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Re: My head unit is cutting out.
Are you running an amp? or just the head unit with speakers? cause if you are running an amp, it may not be the right power for the speakers, and could be cutting out from being over powered. if it is from the headunit only with no amp, then you might need to replace your speakers to the right ohmage, and wattage size, you may be to low on it.if you are running an amp tho, check the amp wattage,it might not be powerful enough to power the speakers.and you would need to step the amp up , if the amp is a 100watt rms remember that it is not really 100 watt, it is broken down about 35 watts per speaker.and if you try over driving it the amp will over heat and shut off.
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The best advise I can give and the worst mistake you can make while trying to install a new head unit into a car is DO NOT CUT THE STOCK HARNESS.
New head units come with bare harness with just wire ends, so you may think you need to cut off the harness on the car to wire it in.
This is the worst thing you can do. As a matter of fact, it is a bad Idea to cut any harness for anything in your car as they make wiring harness adapters to fit every thing in your car.
Before you install your head unit, go to Best Buy, or any car audio place, or on the internet and get a harness to suit the install. For instance if you have a pioneer head unit, and a 2007 Honda, you want a pioneer to 07 Honda wiring harness. This will allow your head unit to connect right into the stock wiring harness.
did you hook this head unit up or did you have some one hook it up for you? most of the time it is that factory amp that makes it cute in and out. take the head unit out of you car and hook it up with a 12 volt power in your house or on you battary with a speaker and if it still cuts out the amp chip need to be replaced. let me know if this helped. thanks.
Kim ( Owner ) KS AUDIO www.ksaudio99.webs.com firstname.lastname@example.org
You have a shorted speaker or speaker wire. If a wire is touching metal lightly it may not have full continuity (short) and will work until more voltage (volume) is sent to the speaker and causes the short. Disconnect all speakers at the radio then turn the unit back on. Turn up the volume and see if it cuts out. If it stays on, re-connect speakers one at a time and test. Once you find the problem speaker, disconnect the wire at the speaker then test again. This will eliminate the speaker itself as the problem. Test again. If it still shorts, trace the wire from dash to speaker and look for a cut in the sheathing exposing the wire. Repair or replace the wire and you should be good to go. If the unit cuts out with all speakers disconnected, the problem is internal and will need to be serviced. Before you repair/ or replace the unit either check all the wiring and the speakers or have someone do it for you so it does not give you a repeat performance. Hope this helps.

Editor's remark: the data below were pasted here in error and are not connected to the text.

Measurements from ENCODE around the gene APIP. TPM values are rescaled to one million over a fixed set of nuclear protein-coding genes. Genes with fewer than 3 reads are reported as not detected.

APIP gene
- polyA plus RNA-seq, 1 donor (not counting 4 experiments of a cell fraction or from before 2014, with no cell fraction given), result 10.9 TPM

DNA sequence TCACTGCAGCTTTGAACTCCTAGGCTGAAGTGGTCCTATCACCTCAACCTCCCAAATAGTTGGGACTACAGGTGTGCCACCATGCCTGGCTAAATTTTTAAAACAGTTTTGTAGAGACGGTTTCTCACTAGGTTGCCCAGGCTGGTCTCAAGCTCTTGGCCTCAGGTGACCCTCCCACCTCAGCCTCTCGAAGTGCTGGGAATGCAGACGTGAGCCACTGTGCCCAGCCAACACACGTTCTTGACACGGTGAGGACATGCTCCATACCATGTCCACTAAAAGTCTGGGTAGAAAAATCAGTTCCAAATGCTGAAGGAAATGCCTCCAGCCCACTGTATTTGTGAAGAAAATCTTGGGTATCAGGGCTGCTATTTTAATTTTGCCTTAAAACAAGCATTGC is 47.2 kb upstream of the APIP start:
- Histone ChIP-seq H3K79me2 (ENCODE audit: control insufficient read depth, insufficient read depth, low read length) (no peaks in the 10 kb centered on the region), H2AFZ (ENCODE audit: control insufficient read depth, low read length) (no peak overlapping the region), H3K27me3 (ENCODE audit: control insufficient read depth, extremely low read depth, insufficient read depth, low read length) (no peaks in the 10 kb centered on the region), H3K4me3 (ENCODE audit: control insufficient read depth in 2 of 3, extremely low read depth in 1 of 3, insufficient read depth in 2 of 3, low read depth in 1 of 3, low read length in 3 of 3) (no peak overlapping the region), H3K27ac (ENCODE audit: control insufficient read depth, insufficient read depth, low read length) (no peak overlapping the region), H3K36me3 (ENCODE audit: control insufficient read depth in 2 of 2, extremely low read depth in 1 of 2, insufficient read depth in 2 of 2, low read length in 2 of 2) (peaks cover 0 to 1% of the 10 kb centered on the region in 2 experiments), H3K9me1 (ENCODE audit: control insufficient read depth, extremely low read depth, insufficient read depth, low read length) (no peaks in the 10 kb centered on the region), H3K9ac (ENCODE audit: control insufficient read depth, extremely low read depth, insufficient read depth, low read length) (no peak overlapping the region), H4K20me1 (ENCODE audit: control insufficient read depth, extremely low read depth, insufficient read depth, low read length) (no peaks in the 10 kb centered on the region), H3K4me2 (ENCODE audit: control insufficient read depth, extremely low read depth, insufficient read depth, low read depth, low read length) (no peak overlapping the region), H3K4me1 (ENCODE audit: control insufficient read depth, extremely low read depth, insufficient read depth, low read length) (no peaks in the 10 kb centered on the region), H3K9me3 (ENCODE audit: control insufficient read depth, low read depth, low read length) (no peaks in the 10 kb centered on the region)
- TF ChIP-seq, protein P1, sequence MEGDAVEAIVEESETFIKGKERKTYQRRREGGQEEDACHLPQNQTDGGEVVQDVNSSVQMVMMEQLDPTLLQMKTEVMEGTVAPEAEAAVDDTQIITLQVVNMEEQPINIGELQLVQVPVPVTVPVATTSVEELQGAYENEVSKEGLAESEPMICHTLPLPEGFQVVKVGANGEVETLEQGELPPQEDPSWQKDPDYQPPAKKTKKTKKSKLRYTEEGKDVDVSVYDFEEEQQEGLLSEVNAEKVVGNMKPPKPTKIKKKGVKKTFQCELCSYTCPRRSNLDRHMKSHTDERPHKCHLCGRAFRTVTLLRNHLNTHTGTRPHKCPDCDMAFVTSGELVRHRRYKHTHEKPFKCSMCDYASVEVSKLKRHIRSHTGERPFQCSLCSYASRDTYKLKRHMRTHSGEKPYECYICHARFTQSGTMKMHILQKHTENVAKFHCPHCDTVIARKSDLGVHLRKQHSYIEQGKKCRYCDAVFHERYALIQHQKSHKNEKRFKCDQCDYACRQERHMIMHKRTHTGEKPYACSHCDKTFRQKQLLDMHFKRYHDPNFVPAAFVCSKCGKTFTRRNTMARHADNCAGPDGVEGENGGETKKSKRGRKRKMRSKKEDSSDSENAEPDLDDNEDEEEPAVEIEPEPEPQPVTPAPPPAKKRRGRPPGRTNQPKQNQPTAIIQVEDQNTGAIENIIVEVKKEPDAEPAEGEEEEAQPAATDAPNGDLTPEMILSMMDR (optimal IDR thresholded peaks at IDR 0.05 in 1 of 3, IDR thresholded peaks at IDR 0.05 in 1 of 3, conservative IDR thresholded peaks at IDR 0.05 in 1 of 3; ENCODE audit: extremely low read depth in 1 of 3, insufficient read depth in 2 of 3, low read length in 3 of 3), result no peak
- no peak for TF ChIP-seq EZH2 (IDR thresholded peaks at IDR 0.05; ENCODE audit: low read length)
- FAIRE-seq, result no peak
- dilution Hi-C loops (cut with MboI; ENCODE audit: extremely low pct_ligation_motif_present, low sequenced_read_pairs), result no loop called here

Make sure that Loudness switch is turned off & bass is not boasted up. Most cars have small cheap speakers that can't handle the bass. also its better to cut the low frequency from the woofer using a passive or active crossover. Most nowadays head units have got some sort of built in crossover. Refer to your head unit manual.
check your ground wire ..
then check battery has enough charge..
usually fault is in where your stereo is connected to your ground source.. good luck ,if no luck try your checking your speaker wires for a short..
well, the USB problem i cant help you with, but if the cd isnt loading, theres probably something wrong with the loading mechanism, which usually means that the unit is faulty. it would be more cost efficient to buy a new head unit than to pay someone for the parts and labor to repair the one you have.
ok , ive found the problem with mine. I checked the voltage between the earth wire on the head unit and the battery in the car. I found that when i turned the headunit up to around 17-20 there was up to 3volts differance, which is when it would cut out. So ive run a new earth wire and she's all sweet . Even the cd player works now.
you mean that the SUBWOOFERS connected to the amp cuts off and come back on randomly?? did you bring the SUBS level to a high volume ? i suggest to check first the value of the speaker (ex. 4 , 8 , 16 ohms ) matches the same value with the amp . second , hows the subs connected , in series ? or parallel . you will need a multimeter for this task .
You may have speakers of an incorrect impedance attached to the unit since the problem occurs when audio signal level is increased and the current goes up.The unit is shutting down to prevent damage. I would check the speaker connections and make sure that the speakers impedance are matched for the unit you are using.